Resplendent in his mess dress uniform, Veterinary Lieutenant Alfred Joseph Haslam poses for the photographer in Manchester during one of his visits home. Casually posed photographs
such as these belie the varied adventures and sometimes tragic fates of soldiers and officers in Her Majesty's service.

Mounted Photograph
4 Inches by 5 5/8 Inches
(10 cm x 14.3 cm)
Augustus Frederick Alfred Lafosse - Photographer
Manchester, England
April 1888
...later found himself at Suakin, Sudan, and seems to have been attached to the Suakin Field Force then operating under the command of General Sir Gerald Graham, VC. During his time in
Sudan, Haslam found time to publish several articles concerning the health and care of camels which appeared in publications that included the British Veterinary Journal (July 1885 and
Vol. XXII, 1886). He remained with the British garrison at Suakin after the withdrawal of the Field Force until 11 March 1887, when he proceeded to India. Oddly, I have not been able to
locate his name in the rolls for either the Egypt Medal or the usually associated Khedive’s Star.

While in India, Haslam again wrote a number of medical articles, this time on various equine maladies. He traveled to England on extended leave on 20 November 1889, returning to the
subcontinent on 9 July 1891. In September 1892, Haslam was attached to the Isazai Field Force during the punitive expedition led by Brigadier A. G. Hammond. Little fighting occurred
during the march against rebellious North West Frontier tribes. No medals or clasps were issued for this expedition. Haslam remained in India until 28 November 1893.

On 1 June 1897 Haslam was seconded to the Uganda Railway Service as transport officer. He proceeded to Natal Colony, South Africa, to purchase mules of the Uganda Railway. While
there, he took part in a conference held to discuss the outbreak of rinderpest that was raging through the colony. Temporarily assigned to the East African Protectorate at the personal
request of the Consul General in Zanzibar, he lent his expertise in preventing the spread of several cattle born epidemics that had crossed into Masailand.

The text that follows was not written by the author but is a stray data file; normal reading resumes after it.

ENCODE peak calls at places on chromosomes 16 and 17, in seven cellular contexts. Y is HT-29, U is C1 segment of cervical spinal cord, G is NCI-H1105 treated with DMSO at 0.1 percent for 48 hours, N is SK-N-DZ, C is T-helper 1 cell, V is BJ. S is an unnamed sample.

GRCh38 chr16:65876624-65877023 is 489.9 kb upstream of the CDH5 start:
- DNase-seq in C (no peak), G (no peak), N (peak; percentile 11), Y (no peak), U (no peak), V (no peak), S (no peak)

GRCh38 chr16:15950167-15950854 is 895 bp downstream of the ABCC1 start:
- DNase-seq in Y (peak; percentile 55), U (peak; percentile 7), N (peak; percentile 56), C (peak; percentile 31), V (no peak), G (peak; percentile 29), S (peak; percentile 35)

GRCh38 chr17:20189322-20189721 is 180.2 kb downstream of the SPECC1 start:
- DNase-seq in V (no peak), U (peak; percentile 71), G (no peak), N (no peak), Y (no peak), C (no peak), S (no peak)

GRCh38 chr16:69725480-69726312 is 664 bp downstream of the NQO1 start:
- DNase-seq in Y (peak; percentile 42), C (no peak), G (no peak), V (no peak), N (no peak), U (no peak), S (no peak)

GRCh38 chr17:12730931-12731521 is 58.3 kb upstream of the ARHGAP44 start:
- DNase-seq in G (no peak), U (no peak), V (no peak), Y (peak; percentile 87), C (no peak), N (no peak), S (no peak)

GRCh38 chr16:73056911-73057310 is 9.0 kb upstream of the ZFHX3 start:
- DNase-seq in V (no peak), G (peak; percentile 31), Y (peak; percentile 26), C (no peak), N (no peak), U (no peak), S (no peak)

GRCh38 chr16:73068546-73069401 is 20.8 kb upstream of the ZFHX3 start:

In July 1898, Captain Haslam attempted to join a small local expedition that had set out earlier to punish several Wakikuyu villages that had been raiding for cattle. Accompanied by three
armed men and a number of bearers, Haslam’s small group was attacked by a larger Wakikuyu force near Dongo Sabuk on 28 July. His bearers fled and the four armed men were quickly
killed after a brief fight. Haslam is said to have fallen with a spear thrust to the back. His much-mutilated body was found four days later by Captain Cooper and Dr. White. Captain Alfred
Joseph Haslam was buried at a small, now almost forgotten cemetery at Fort Smith, near what is now Kabete, Kenya. Today only two other nearby graves still exist there, that of William
Alfred Harrison, who was killed by a loin in October of 1898 and that of Captain Robert Henry Nelson (d. 1892), who had previously traveled with Henry Morton Stanley. Both Haslam and
Harrison rest beneath identical tombs (now partially buried) which were raised by the Uganda Railway Service.

Haslam’s death may, in fact, have been partly due to his being a veterinarian. In his book,
The Seven Lives of Colonel Patterson: How an Irish Lion Hunter Led the Jewish Legion to
Victory
, author Denis Brian tells how Lieutenant Colonel J. H. Patterson (of the lions of Tsavo fame) knew Captain Haslam and believed the Wakikuyu may have killed him after observing
him dissecting dead cattle and suspecting him of practicing witchcraft.

The
National Probate Calendar 1899 lists Sarah Steinthal as his widow and mentions him being attached to the 3rd Hussars at the time of his death.

Alfred Joseph Haslam M.D., F.R.C.V.S. was promoted as follows:

Veterinary-Lieutenant – 4 February 1885.
Veterinary-Captain – 4 February 1895.
Seconded for Service in Uganda – 1 June 1897.